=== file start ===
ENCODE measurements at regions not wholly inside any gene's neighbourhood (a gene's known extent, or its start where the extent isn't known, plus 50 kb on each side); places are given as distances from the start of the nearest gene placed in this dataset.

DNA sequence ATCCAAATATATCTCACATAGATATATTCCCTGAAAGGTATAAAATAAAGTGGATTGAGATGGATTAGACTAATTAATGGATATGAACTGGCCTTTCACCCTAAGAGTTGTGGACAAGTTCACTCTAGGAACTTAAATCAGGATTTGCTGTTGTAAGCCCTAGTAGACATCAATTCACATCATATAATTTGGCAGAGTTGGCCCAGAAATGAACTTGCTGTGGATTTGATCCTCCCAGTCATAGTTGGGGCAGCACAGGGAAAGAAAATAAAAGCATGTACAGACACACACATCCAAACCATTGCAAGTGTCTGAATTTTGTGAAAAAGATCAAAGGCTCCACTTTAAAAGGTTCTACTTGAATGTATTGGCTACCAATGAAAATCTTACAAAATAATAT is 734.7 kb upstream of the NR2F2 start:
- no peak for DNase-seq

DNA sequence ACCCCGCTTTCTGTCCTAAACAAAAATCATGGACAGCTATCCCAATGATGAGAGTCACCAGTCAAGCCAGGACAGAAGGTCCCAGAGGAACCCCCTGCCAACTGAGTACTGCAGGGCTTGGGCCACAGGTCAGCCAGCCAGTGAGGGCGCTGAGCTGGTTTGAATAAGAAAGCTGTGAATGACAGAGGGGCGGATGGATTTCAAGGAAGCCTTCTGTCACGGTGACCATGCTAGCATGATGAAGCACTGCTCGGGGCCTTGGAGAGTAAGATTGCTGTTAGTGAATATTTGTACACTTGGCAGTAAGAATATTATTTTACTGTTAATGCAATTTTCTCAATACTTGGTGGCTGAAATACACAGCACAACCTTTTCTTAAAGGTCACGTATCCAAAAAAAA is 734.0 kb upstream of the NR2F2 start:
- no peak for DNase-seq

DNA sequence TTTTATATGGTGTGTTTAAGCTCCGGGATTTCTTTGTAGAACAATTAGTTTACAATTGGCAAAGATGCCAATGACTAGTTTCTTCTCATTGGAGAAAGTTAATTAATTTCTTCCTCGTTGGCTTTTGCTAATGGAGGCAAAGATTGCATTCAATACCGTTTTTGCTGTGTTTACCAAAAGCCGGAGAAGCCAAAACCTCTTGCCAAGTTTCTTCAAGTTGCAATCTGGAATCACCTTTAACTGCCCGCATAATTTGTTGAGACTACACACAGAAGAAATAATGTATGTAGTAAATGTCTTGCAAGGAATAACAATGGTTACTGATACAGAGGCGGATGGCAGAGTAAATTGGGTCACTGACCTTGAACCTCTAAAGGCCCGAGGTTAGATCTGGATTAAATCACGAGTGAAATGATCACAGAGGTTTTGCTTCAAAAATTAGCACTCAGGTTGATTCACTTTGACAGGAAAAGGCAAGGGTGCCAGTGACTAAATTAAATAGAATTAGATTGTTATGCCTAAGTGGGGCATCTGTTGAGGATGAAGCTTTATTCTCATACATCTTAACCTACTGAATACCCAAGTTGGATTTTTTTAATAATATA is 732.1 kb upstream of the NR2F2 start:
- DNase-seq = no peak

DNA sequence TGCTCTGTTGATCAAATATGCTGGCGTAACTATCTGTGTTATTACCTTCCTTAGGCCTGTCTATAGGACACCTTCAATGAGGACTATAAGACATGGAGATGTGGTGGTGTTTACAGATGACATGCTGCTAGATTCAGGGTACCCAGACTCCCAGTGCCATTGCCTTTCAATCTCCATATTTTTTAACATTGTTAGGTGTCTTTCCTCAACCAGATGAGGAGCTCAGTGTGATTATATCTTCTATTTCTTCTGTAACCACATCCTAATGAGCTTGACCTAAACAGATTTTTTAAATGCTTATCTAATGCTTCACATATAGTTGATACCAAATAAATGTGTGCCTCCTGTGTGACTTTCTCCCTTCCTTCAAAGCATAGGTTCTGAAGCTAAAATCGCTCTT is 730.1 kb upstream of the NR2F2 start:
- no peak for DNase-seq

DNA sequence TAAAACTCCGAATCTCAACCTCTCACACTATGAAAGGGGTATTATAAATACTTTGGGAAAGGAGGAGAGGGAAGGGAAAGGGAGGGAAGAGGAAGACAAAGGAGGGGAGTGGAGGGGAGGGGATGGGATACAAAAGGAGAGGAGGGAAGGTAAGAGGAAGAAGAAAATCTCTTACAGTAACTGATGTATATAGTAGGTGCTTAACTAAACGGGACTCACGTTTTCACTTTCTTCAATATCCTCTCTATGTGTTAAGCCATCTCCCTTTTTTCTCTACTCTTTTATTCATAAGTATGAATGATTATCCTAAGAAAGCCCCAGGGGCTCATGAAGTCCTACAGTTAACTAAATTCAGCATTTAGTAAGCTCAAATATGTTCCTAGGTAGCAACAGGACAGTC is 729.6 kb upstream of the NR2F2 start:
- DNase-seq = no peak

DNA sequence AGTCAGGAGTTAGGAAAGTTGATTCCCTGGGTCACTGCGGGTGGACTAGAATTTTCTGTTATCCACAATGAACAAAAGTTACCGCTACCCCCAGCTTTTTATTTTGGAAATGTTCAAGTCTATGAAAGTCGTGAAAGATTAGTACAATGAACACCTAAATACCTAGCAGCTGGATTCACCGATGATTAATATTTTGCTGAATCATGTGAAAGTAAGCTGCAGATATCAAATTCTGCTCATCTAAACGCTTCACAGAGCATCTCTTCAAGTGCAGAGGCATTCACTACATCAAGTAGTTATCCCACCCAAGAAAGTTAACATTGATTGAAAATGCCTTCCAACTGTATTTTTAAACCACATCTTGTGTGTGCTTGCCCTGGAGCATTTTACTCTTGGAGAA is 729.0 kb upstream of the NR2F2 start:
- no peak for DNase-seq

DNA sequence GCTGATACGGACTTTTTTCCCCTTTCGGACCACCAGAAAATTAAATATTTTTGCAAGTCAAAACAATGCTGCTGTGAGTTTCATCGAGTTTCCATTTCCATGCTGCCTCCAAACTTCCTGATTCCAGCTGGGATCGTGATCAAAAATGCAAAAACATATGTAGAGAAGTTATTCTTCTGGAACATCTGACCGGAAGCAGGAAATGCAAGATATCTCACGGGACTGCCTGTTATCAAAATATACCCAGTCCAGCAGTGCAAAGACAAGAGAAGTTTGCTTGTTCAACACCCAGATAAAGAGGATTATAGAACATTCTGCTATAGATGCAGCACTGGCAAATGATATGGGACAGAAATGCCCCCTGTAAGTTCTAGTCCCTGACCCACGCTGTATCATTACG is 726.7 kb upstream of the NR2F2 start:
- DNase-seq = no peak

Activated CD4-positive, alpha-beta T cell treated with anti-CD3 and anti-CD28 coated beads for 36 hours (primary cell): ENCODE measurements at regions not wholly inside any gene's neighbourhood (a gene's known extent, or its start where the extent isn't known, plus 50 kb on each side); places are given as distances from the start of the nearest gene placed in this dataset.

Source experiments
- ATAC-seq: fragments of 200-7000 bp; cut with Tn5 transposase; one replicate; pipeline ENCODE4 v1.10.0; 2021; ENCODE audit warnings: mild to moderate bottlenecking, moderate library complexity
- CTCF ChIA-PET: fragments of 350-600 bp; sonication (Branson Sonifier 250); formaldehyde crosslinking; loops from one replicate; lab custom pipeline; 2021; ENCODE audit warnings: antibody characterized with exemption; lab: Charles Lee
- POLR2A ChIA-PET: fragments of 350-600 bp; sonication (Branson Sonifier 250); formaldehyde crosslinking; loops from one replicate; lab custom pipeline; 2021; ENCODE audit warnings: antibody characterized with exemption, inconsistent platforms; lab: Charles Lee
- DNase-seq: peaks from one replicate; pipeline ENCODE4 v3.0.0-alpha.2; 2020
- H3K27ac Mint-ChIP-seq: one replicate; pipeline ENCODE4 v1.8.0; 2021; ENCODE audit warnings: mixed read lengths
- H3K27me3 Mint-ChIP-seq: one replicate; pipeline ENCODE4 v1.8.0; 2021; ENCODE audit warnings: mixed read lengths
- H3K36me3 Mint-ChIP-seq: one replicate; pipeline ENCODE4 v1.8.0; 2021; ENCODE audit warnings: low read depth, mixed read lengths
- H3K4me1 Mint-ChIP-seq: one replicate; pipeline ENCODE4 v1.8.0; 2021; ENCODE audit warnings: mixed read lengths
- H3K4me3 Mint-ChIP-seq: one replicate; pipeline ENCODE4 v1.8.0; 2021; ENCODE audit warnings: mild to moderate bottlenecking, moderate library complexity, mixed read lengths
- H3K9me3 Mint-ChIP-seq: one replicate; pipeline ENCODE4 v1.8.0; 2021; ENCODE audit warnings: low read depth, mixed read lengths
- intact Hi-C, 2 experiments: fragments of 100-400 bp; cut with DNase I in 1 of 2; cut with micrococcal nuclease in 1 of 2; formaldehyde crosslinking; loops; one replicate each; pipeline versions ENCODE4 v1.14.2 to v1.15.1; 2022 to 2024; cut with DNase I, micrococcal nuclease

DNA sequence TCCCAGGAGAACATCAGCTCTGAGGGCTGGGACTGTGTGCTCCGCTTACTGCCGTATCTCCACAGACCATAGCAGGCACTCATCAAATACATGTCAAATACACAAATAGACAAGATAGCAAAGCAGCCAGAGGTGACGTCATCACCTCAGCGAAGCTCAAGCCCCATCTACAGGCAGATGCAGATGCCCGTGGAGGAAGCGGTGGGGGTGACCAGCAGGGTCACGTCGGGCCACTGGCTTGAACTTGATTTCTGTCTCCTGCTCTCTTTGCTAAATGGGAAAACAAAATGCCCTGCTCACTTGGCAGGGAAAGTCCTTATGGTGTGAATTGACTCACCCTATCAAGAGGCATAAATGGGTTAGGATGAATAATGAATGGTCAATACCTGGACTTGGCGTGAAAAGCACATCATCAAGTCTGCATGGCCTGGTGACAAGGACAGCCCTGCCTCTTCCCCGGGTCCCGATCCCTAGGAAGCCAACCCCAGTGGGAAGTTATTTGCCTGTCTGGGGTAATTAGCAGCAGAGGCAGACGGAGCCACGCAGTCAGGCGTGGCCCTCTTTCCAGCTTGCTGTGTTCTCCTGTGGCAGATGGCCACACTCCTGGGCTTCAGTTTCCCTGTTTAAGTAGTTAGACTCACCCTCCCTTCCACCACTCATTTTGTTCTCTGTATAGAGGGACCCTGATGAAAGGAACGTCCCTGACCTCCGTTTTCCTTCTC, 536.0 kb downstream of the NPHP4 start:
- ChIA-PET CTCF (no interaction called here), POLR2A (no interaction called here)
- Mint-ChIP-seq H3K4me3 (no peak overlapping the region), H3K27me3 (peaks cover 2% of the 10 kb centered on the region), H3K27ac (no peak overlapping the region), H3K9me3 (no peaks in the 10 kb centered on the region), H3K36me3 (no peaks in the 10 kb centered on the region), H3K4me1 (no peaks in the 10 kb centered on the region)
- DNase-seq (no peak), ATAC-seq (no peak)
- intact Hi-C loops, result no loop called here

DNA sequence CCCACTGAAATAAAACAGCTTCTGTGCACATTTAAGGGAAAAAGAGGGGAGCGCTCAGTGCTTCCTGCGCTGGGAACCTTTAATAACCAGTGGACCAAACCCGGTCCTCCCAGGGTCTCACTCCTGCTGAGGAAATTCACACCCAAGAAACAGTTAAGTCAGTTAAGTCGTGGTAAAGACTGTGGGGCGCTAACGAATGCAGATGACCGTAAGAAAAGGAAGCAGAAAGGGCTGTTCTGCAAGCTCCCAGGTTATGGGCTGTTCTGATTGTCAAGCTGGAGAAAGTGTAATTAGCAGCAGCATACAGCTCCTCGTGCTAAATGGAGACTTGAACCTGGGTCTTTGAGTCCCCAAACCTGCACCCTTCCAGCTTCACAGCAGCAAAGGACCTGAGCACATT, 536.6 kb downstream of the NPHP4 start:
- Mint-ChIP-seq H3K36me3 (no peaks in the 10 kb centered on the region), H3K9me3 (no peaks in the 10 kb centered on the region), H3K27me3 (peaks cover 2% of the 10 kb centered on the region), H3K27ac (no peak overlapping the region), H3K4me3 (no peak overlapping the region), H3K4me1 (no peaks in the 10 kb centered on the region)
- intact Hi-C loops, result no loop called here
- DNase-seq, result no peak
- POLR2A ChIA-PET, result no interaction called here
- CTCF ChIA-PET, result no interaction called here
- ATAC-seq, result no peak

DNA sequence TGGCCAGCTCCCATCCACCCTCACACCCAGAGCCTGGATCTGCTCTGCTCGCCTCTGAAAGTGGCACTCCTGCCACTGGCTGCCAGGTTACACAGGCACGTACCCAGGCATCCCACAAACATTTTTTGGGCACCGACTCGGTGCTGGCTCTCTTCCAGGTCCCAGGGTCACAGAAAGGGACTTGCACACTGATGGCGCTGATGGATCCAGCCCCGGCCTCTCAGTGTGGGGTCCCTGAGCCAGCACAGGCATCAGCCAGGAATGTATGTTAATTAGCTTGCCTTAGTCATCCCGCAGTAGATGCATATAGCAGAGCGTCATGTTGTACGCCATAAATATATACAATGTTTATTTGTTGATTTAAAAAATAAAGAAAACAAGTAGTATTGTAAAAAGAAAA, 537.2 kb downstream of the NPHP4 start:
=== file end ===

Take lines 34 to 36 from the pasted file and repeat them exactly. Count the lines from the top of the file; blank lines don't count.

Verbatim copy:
DNA sequence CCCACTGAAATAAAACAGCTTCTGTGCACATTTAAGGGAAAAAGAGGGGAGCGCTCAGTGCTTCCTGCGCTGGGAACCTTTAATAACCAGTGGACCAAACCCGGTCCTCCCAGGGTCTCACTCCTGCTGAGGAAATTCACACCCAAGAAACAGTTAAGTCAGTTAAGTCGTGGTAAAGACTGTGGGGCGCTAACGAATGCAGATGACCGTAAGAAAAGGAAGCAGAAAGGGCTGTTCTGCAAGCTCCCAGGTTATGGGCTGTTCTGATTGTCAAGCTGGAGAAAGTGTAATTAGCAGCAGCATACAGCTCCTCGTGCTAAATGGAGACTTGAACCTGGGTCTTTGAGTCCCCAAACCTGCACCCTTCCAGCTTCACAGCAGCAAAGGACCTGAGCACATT, 536.6 kb downstream of the NPHP4 start:
- Mint-ChIP-seq H3K36me3 (no peaks in the 10 kb centered on the region), H3K9me3 (no peaks in the 10 kb centered on the region), H3K27me3 (peaks cover 2% of the 10 kb centered on the region), H3K27ac (no peak overlapping the region), H3K4me3 (no peak overlapping the region), H3K4me1 (no peaks in the 10 kb centered on the region)
- intact Hi-C loops, result no loop called here